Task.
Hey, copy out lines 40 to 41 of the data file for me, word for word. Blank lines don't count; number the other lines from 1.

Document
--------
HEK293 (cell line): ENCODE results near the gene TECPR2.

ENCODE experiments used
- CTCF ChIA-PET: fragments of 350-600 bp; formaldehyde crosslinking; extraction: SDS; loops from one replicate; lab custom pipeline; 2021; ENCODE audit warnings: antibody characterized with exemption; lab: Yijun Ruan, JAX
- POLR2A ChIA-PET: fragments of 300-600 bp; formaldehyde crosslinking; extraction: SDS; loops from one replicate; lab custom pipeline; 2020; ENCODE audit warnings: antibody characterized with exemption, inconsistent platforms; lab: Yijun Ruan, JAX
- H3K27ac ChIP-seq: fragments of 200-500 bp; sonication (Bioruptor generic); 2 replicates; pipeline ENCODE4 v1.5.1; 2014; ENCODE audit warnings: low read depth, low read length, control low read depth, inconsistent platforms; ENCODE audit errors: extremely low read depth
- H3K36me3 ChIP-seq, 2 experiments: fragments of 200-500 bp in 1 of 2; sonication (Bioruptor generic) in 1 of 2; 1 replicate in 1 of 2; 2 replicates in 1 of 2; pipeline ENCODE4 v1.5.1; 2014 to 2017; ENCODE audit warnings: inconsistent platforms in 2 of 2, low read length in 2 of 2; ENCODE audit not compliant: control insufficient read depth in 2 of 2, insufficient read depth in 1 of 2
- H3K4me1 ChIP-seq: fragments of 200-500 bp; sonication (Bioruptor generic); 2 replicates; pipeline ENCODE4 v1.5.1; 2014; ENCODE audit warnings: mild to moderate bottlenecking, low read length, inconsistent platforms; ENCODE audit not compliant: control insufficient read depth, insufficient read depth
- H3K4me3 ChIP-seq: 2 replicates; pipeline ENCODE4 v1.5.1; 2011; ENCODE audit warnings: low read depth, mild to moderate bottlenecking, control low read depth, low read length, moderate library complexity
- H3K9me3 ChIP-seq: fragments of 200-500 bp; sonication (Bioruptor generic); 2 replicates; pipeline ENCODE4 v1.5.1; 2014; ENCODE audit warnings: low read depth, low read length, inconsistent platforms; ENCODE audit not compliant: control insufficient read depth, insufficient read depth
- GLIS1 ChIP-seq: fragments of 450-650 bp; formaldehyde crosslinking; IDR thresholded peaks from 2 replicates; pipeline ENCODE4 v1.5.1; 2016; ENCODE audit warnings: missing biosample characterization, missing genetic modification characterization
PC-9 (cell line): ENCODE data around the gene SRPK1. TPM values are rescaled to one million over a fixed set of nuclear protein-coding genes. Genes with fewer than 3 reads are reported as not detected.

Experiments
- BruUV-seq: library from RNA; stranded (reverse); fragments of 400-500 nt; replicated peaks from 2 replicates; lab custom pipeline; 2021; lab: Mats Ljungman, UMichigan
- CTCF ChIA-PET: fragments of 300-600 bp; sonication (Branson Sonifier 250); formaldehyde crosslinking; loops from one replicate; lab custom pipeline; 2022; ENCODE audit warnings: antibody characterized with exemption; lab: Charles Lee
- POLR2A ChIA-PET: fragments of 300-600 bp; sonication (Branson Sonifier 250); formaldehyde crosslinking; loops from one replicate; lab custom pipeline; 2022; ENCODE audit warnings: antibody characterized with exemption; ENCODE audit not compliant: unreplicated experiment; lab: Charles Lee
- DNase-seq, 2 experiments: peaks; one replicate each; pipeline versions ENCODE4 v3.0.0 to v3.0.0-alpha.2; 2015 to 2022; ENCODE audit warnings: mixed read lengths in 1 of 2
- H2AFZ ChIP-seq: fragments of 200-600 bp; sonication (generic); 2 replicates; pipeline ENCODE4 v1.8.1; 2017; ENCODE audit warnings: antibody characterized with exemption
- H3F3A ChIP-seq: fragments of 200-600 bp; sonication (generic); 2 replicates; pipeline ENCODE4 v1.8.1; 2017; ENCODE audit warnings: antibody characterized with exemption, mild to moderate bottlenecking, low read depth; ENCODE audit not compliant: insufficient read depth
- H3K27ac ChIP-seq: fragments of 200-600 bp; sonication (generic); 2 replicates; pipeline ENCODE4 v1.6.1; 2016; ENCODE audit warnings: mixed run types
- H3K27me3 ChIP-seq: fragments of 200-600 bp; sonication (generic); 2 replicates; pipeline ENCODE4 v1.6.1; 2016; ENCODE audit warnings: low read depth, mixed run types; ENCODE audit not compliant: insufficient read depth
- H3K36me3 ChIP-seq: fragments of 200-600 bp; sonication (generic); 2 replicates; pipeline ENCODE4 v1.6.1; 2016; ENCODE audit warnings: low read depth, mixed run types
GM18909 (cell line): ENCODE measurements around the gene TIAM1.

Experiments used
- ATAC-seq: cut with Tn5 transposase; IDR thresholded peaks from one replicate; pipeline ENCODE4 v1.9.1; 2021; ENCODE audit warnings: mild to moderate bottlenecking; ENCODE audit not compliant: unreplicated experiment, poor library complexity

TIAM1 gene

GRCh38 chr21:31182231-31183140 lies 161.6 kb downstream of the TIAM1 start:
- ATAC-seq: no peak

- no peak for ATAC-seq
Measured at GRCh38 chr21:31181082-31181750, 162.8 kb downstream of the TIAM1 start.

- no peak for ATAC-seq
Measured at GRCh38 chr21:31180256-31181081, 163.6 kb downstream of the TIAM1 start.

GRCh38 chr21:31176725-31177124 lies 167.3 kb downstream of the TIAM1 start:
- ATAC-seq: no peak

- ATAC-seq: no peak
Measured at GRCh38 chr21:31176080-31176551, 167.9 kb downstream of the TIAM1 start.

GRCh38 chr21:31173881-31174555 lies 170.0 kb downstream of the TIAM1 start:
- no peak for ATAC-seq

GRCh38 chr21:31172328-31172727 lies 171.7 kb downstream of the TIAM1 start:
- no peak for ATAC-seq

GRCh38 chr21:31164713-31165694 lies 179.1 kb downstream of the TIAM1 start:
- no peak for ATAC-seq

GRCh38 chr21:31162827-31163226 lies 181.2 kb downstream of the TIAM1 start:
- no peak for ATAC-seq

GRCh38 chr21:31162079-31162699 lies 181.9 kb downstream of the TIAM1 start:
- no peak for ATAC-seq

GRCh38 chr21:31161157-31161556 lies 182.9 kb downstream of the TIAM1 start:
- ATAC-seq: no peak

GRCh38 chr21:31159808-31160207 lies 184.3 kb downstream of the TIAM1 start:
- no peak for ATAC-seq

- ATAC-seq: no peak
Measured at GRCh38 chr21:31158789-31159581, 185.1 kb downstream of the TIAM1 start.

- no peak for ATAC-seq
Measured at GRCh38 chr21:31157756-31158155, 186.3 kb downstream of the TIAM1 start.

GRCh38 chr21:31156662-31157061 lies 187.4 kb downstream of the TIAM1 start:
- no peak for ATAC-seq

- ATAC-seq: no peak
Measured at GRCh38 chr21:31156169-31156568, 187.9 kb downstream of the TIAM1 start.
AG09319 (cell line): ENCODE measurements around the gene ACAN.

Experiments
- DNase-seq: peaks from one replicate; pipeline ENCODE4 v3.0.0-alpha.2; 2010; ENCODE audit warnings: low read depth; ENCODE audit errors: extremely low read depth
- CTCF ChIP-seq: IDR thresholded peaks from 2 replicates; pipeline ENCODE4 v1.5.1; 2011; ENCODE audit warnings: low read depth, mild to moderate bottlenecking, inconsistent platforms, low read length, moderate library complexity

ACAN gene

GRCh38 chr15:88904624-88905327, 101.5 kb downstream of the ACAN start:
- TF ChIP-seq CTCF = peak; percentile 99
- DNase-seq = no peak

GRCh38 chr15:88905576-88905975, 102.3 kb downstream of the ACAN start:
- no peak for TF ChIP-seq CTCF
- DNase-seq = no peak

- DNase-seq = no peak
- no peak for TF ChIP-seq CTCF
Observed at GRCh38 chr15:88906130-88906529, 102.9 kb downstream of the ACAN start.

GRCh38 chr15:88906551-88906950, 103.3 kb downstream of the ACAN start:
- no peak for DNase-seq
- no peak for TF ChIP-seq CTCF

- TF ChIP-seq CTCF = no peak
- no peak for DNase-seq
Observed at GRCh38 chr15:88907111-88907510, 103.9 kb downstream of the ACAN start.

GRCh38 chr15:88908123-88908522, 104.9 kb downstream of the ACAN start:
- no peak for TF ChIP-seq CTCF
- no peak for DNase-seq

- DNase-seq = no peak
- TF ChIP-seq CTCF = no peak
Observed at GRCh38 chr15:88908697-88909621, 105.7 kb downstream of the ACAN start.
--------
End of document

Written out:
GRCh38 chr21:31164713-31165694 lies 179.1 kb downstream of the TIAM1 start:
- no peak for ATAC-seq